Boehner's proposed anti-Obama suit: Why a narrow focus on one Obamacare part?

House Speaker John Boehner wants to take President Obama to court on the narrow point that he delayed the employer mandate in Obamacare.

Manuel Balce Ceneta/AP
House Speaker John Boehner of Ohio, speaks to reporters on Capitol Hill in Washington, Thursday, July 10, 2014, during a news conference.
Speaker of the House John Boehner and President Obama are pictured during a meeting of congressional leaders at the White House.

House Speaker John Boehner on Thursday released details of his highly anticipated proposed lawsuit against President Obama. It turns out that he wants to take the president to court not on broad grounds of thwarting Congress on many issues, but on the narrow point that Mr. Obama delayed the employer mandate of the Affordable Care Act (ACA).

That’s right. Speaker Boehner wants to sue Obama for not quickly requiring that medium and large US businesses offer health insurance to their employees, as called for under Obamacare. The president, on his own authority, put off enforcing this provision until 2015.

If the suit goes forward – there will be hearings on it next week – then Republicans will be in the position of asking the courts to enforce a provision they don’t like in a law they detest. The House itself voted last year to delay the employer mandate, though the Senate never took that legislation up.

But that’s not the point, Boehner said. He said Thursday that such a specific aspect of a law is something Congress, not the president, gets to decide.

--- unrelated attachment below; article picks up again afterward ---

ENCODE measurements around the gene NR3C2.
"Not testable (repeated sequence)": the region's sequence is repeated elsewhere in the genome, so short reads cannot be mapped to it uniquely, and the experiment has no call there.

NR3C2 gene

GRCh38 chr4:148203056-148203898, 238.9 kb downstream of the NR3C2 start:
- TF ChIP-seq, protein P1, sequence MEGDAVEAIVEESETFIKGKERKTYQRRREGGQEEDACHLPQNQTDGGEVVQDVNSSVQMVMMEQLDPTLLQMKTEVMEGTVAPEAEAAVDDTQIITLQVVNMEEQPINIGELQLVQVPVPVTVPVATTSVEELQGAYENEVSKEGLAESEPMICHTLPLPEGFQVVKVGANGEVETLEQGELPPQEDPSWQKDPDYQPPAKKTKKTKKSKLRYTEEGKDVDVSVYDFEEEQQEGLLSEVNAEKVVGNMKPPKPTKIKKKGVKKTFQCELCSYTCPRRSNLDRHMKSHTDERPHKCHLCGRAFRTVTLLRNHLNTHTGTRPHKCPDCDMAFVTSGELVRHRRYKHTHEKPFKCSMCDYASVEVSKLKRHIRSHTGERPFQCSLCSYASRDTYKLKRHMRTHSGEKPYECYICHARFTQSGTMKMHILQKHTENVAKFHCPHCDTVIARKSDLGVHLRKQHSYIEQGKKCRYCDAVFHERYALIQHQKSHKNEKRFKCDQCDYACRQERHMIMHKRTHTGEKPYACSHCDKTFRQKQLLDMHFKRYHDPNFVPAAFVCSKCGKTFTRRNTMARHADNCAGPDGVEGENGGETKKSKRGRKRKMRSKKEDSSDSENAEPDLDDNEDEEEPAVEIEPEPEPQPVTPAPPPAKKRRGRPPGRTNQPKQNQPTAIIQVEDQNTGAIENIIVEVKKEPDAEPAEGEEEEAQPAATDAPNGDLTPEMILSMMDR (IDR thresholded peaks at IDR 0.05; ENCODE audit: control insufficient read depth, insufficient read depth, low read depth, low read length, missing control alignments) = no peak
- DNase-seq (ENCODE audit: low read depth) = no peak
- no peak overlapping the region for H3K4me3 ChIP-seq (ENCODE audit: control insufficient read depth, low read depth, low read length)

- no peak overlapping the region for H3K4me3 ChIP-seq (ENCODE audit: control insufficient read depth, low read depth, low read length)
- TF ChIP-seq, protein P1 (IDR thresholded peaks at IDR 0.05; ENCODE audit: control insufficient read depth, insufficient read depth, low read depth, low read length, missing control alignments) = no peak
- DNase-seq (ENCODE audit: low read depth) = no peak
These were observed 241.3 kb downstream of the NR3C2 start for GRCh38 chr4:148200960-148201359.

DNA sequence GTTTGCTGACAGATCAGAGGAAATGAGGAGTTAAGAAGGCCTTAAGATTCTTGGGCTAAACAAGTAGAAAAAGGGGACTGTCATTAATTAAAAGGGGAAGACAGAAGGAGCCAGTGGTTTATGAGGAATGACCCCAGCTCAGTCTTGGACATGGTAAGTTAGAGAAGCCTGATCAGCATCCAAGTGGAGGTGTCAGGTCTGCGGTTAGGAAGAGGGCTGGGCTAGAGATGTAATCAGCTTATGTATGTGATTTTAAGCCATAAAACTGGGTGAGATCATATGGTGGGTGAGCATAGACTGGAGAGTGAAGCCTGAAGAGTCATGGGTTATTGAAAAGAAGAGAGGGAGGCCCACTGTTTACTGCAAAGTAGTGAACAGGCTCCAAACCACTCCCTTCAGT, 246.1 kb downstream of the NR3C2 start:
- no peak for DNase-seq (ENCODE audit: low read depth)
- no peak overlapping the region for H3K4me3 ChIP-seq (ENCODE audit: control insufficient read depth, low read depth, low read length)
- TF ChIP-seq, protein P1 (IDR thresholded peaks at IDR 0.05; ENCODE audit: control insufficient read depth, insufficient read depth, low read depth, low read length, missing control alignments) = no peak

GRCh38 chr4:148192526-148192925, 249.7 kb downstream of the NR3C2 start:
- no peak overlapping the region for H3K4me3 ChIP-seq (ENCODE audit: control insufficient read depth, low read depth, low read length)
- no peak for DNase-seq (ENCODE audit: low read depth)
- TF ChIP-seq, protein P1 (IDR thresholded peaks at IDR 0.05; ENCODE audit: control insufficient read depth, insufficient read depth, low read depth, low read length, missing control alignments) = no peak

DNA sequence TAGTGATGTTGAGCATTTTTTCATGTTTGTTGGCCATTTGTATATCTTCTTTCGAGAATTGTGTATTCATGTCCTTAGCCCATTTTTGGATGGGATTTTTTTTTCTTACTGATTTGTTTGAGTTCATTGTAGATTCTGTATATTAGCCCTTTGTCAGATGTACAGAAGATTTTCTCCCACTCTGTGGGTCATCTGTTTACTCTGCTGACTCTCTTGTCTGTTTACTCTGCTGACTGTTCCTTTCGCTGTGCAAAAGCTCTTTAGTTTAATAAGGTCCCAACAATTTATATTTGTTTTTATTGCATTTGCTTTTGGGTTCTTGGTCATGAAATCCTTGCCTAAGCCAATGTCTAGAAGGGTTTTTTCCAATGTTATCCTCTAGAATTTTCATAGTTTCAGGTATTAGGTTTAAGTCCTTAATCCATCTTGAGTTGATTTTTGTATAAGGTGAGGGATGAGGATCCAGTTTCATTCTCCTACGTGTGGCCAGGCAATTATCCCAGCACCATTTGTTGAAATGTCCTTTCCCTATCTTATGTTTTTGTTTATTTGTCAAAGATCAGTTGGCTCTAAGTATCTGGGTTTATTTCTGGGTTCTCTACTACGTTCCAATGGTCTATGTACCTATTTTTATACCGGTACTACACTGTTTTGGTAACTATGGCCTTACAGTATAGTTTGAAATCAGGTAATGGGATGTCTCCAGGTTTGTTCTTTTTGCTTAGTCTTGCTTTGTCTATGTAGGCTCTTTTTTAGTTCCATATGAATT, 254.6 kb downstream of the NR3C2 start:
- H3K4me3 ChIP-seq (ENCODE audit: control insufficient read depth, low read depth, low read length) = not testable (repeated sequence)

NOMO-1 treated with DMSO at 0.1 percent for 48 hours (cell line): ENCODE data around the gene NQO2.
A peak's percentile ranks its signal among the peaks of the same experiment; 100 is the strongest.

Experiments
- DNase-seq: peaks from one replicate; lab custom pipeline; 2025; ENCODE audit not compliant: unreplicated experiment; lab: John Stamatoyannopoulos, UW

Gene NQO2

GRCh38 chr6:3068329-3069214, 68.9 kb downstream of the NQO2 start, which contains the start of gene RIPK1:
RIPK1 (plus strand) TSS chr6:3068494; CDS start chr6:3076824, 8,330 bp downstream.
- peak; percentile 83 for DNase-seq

“I get to look at the Constitution once in a while. The Constitution makes it clear that Congress writes the law, and the president takes the oath of office to faithfully discharge the laws that are on the books,” Boehner said.

It’s likely the speaker tailored this proposed suit in such a narrow fashion to present the strongest possible case to federal courts.

Boehner’s biggest legal problem may be just getting judges to agree to hear the case in the first place. They’re generally reluctant to get involved in legislative-executive branch disputes because Congress has more direct ways of influencing White House actions. These include passing bills with specific directions and, yes, impeachment.

(It’s true that as a practical matter at the moment, Congress can’t order Obama around via legislation, because such bills would probably get blocked in the Democratic-controlled Senate. But that’s a matter of politics, not law. It could change if the GOP gains in the 2014 midterms.)

One big reason the courts are hesitant here is because most laws contain a lot of imprecise language. That leaves plenty of room for the executive branch to wiggle around and interpret the bills to its liking. But specific language is another matter. And here, we come back to the employer mandate: The bill, duly passed by Congress, said it should start in 2014. It did not. That may be an illegal flouting of specific congressional direction.

“[T]he recent delays of ACA provisions appear to exceed the scope of the executive’s traditional enforcement discretion,” wrote University of Michigan Law School professor Nicholas Bagley in the New England Journal of Medicine in May.

But that does not make the case a slam-dunk, Professor Bagley added. There are numerous counter legal arguments. The administration can claim that it is allowed great latitude to provide relief to taxpayers struggling with changes in the tax code, say.

In crafting a relatively sharp legal case, Boehner may have created something of a political problem. He has talked about Obama overstepping his constitutionally derived authority in health care, energy, foreign policy, and immigration. So why aren’t those items included?

After all, many Republicans want their party leaders to take on the president directly over what they feel is Obama’s widespread use of near-dictatorial executive actions. That’s resulted in some left-leaning pundits taunting Boehner for his narrow focus.

“[T]he GOP has spent weeks and weeks accusing Obama of unbridled lawlessness, when they didn’t really have the goods,” writes Brian Beutler in The New Republic.

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